This month, world leaders offered condolences to New Zealand after a deadly shooting rampage at two mosques killing 50 people and injuring many more. All of this was streamed live on Facebook. Prior to the shooting, he posted a 74-page so-called “manifesto” online.
The shooter identified as a "white nationalist" was fixated by racist conspiracy theories. He had been radicalized on the internet and mentioned several message boards and websites. He made repeated references to other right-wing extremists such as the shooter who killed six Muslim men in a Quebec City mosque in 2016.
When such acts of terrorism by radicals take place, we are left asking questions:
• How did this person become radicalized?
• When did this person subscribe to such beliefs?
• Where did this person get the information from?
• How did this person mobilize and carry out such violence?
• What could have been done to prevent this person from carrying out the acts of hate and violence?
We must go beyond prayers and words of condolence.
For three days after the Christchurch shooting, the Canadian government through Public Service and Procurement Canada quietly suspended its social media advertising only to resume taxpayer-funded advertising on the fourth day. Public Safety Minister Ralph Goodale in response to the Christchurch mosque shooting has said his department will look “very, very carefully” at legislation which would force social media to remove “extremist” content.
As Canadians, we need to commit to taking actions. At the minimum we are suggesting the following three actions.
Firstly, Minister Goodale and the Federal Government, must bring forward legislation or regulatory changes to block hate, right-wing extremist and radicalizing content from all social media channels and platforms. The Australian and New Zealand Prime Ministers, along with other world leaders are calling for a global crackdown on social media. It's simply not good enough for the Federal Government and our Ministers to "ask, encourage or urge" Facebook, Twitter, Youtube, Instagram, WeChat, WhatsApp to "do the right thing." We can't "hope" companies into action on their own. To this end, we are calling on all parties in Ottawa to work together day and night, to get this legislation passed before the House of Commons rise for the summer and election break.
Secondly, the Canadian Radio-Television and Telecommunications Commission (CRTC) must do more to protect Canadians and prevent all forms radicalization from taking hold in our communities, by ruling that Canadian telecoms companies including ISPs - block websites whose content violates the public good and safety. Germany has banned social media platforms and search engines from showing Nazi content to users with a German IP address. Islamic State propaganda is routinely removed and blocked to prevent the radicalization of Muslims. Now is the time to remove and block right-wing extremist, white supremacist and Islamophobic propaganda – used to radicalized Canadians and others in Canada and to incite violence as we have seen in the Quebec City mosque shooting. We can't rely on the "basic decency" of tech companies to protect us or even block extreme content that fosters hate and mobilizes violence. We need Canadian regulators to do that for us.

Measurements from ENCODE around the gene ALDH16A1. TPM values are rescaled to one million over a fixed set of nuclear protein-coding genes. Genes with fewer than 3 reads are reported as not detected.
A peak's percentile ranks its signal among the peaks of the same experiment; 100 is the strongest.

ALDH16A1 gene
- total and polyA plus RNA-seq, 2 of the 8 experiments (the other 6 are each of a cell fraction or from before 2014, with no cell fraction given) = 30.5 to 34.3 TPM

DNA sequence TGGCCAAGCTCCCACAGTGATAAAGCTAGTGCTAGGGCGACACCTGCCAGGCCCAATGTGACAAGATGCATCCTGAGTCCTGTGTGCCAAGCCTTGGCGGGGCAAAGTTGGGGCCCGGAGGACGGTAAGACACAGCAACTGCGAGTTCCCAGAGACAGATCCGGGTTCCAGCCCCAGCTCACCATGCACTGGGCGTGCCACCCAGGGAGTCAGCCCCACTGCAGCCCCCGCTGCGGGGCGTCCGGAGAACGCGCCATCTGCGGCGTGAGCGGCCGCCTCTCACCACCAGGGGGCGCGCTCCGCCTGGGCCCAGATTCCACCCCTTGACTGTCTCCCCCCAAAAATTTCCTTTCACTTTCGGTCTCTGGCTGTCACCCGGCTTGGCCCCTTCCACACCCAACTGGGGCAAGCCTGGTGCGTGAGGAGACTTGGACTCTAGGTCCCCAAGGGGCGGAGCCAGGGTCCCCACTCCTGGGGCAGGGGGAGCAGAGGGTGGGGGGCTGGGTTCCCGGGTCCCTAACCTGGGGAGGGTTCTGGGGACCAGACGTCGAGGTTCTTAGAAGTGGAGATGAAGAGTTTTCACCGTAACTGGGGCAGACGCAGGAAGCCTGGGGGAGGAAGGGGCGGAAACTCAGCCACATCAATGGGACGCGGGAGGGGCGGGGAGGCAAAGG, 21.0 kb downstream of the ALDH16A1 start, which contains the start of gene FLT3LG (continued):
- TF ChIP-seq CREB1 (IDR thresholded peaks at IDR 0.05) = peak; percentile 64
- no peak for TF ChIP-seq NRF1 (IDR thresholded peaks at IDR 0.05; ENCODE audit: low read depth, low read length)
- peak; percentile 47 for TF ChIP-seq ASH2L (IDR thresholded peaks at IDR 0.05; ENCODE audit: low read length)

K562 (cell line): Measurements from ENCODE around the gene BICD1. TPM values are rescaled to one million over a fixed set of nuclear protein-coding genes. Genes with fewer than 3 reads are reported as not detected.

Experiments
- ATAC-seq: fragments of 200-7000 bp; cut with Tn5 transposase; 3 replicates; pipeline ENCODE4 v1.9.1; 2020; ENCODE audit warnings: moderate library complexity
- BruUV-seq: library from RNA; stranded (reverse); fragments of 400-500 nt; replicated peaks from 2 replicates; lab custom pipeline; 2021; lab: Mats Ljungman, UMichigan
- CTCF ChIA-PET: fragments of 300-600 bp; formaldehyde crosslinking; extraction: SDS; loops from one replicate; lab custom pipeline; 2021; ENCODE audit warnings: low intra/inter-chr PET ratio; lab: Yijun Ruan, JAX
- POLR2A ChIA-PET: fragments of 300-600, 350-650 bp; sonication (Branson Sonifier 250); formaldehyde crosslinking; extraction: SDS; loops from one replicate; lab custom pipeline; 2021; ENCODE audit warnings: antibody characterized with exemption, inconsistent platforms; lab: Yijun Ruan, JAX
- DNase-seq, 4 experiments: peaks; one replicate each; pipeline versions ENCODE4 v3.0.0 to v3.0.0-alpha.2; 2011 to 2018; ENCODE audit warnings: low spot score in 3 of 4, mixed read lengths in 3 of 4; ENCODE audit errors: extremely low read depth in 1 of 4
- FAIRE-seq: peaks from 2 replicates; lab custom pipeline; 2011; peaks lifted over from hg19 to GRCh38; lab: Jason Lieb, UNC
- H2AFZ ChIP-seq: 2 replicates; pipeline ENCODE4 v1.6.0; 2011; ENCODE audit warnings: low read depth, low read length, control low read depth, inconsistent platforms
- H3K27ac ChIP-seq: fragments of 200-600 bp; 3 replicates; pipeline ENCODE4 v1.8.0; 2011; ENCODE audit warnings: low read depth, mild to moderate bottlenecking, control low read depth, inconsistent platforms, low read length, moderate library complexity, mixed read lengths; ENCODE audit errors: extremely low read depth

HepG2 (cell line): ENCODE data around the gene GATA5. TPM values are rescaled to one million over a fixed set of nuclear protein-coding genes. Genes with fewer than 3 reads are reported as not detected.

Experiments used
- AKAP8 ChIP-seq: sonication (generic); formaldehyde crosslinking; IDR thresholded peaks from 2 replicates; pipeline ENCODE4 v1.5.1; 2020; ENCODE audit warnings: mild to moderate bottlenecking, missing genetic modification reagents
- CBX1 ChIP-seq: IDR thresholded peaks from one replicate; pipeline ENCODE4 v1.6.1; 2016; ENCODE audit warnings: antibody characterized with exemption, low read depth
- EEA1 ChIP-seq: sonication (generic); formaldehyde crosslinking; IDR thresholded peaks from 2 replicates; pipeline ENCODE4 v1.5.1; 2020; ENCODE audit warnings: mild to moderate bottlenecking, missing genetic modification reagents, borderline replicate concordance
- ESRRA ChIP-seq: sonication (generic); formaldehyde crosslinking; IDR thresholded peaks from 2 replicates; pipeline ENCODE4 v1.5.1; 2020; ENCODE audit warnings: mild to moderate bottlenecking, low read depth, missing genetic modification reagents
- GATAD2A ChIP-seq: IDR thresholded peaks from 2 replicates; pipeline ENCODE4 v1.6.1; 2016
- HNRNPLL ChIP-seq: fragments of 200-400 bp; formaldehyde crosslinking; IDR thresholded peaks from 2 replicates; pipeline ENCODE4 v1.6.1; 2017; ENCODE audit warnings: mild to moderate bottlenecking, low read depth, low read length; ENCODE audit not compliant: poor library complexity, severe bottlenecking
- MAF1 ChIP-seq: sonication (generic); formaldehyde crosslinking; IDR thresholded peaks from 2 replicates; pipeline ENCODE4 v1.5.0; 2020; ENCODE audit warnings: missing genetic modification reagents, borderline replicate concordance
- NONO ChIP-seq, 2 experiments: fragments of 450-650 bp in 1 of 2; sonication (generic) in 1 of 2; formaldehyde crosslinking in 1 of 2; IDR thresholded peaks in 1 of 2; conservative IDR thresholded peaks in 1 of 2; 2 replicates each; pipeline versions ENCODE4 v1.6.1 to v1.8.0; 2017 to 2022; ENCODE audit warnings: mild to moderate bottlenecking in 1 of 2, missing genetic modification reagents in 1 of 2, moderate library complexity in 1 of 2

Finally, we need a sustained and energetic public awareness campaign to counter the misinformation and hate that right-wing extremist groups are propagating. Their extreme views are seeping into the mainstream, where our mainstream media and politicians then legitimize these views.
To reporters and news outlets, you do not need to interview white supremacists, such as those from the PEGIDA rally this weekend, to offer a so-called balance story to your viewers and readers. In doing so, you have legitimized their hateful message in the mainstream Canadian discourse.
To mainstream politicians turning a blind eye to extremist radicals infiltrating their parties and political rallies, you are a big part of the problem. By not calling out and rooting out the extremist radicals, your silence is condoning white supremacy, racist, anti-immigrant, anti-Semitic and Islamophobic violence. Your silence is not a cloak of innocence – rather your silence is indifference – and the opposite of love is not hate – but indifference.
We won’t solve these problems in one day but doing nothing is no longer an option – not when the stakes are so high and so much is at risk. We must fight the extremism in every corner, in Toronto, in Markham – we won't rest until the job is done.